• Follow CDC’s guidance for colleges and universities. Work with state and local health officials to determine the best way to isolate people who are sick and if temporary housing is needed.
• For guidance on cleaning and disinfecting the bedroom/bathroom for someone who is sick, review CDC’s guidance on disinfecting your home if someone is sick. The content of this email is republished from the Center for Disease Control website at: https://www.cdc.gov/coronavirus/2019-ncov/.
Please refer to their website for more detailed information. We provide services in Lake City and all of our surrounding counties to include Lake Butler, Fort White, MacClenny, Perry, Madison, Live Oak, LuLu, Orange Park, Oakleaf, Middleburg & White Springs.
Preparing to "Reopen" your home or business to guests or customers?
We can give you peace of mind in your home or business moving forward from the Social Distancing to normal life again.
The coronavirus has changed what it means to clean.
In the year 2019 B.C. (Before Coronavirus), homeowners or their housekeepers could basically scrub, wipe, dust and vacuum their way to a clean house.
But now many homeowners are hiring companies with specialized tools and chemicals to disinfect their homes as a way to protect themselves and their businesses to protect not only employees but their customers.
We understand the dire need of proper disinfectant services to combat the spread of COVID-19. We offer services to deep clean and disinfect your business, school, or other commercial property as well as your own home. No more guessing whether you have cleaned that doorknob or entire wall.
Our Protocols and Certification:
- We wear protective gear (masks, gloves, protective uniforms) when necessary. i.e. a confirmed case of Covid - 19
- We use the highest quality, approved by the CDC, sanitization products
- We are certified by the Institute of Inspection Cleaning and Restoration, Restoration Industry Association
SERVPRO is outfitted with the necessary tools and skills to combat this situation and help protect your employees and clients.
Preventing the spread of the common cold and the flu at home and in the workplace
Cover your mouth when you cough or sneeze
SERVPRO of Columbia and Suwannee counties has been deeply entrenched with assisting local businesses with Covid-19 cleanup or pre-cleaning.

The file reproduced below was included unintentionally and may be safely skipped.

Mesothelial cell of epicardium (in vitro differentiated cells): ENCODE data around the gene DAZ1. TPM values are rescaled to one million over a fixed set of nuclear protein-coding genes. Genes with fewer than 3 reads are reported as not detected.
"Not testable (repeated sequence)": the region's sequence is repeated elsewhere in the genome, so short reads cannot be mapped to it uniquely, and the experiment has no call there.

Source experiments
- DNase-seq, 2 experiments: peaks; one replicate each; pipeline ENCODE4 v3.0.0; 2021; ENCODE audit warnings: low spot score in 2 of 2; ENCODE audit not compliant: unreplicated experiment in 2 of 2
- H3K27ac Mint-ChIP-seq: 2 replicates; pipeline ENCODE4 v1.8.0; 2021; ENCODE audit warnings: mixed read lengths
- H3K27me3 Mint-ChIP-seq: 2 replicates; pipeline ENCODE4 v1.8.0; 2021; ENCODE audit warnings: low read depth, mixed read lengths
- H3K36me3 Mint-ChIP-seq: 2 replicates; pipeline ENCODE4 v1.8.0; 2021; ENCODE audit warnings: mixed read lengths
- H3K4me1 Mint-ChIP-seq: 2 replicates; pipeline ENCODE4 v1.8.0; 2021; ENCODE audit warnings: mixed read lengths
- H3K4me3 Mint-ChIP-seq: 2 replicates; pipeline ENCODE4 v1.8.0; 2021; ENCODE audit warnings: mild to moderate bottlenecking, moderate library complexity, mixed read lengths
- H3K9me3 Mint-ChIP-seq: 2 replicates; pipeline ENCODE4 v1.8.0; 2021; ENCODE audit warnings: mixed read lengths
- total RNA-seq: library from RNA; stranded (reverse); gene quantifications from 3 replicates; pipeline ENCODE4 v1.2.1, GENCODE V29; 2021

Here are some tips on how to keep from spreading a cold or flu if you have it.
-Cover coughs and Sneezes
Flu germs are believed to spread through droplets from the mouth and nose. Use a tissue to cover your mouth and nose when you cough or sneeze. Make sure to throw the tissue away immediately and wash your hands straight away. If there’s no tissue handy, cough or sneeze into the crook of your elbow.
-Avoid touching your eyes and face
According to the CDC, flu germs can live for two to eight hours on hard surfaces. That’s why it’s so easy to pick up flu germs without knowing it. You can get infected if you touch an infected doorknob or light switch and then rub your eyes or bite your nails. Learning to keep your hands away from your face can be tough, especially for children. Remind them often, as well as yourself.
-Wash your hands often
All hand washing is not equal. For it to be effective, make sure you and your family follow these steps:
- Run warm water over your hands.
- Add soap.
- Scrub for at least 20 seconds.
- Rinse and dry.
You can stock up on alcohol-based hand sanitizers for areas where sinks aren’t available or when you’re out and about. Store them out of the reach of young children and ensure children have adult supervision when using them. Make sure your hand sanitizers are at least 60 percent alcohol, and remember that they’re not a replacement for washing your hands with soap and warm water — they don’t tackle all germs, and don’t work on visibly dirty hands.
You’ll need to remind kids to wash up:
- each time they use the bathroom
- before they eat
- after they come home from school or a play date
-Limit contact with family members or co-workers who are ill
If someone in your family does get the flu, take these steps to prevent the flu from spreading:
- Keep the sick person at home.
- Limit close contact between the sick person and other family members as much as you can while they’re contagious. In general, this is up to a week after they show symptoms.
- Change sleeping arrangements, if possible.
You should also avoid sharing the following items from the sick person:
-Clean your home and office area
Flu germs and viruses love to lurk on items you touch every day. Here are some hot spots for germs:
- kitchen sponges
- cutting boards
- home desks
Clean and disinfect these hot spots regularly. You can microwave your kitchen sponge for one minute on a high setting to zap germs. Better yet, throw it out.
If someone in your household has the flu, take special care when washing their things. Wash dishes and silverware thoroughly by hand or in the dishwasher. You don’t have to do a sick person’s laundry separately, but try to avoid scooping up an armload of items and holding them close before washing them. Use laundry soap and dry on a hot setting. Always wash your hands immediately after handling dirty laundry.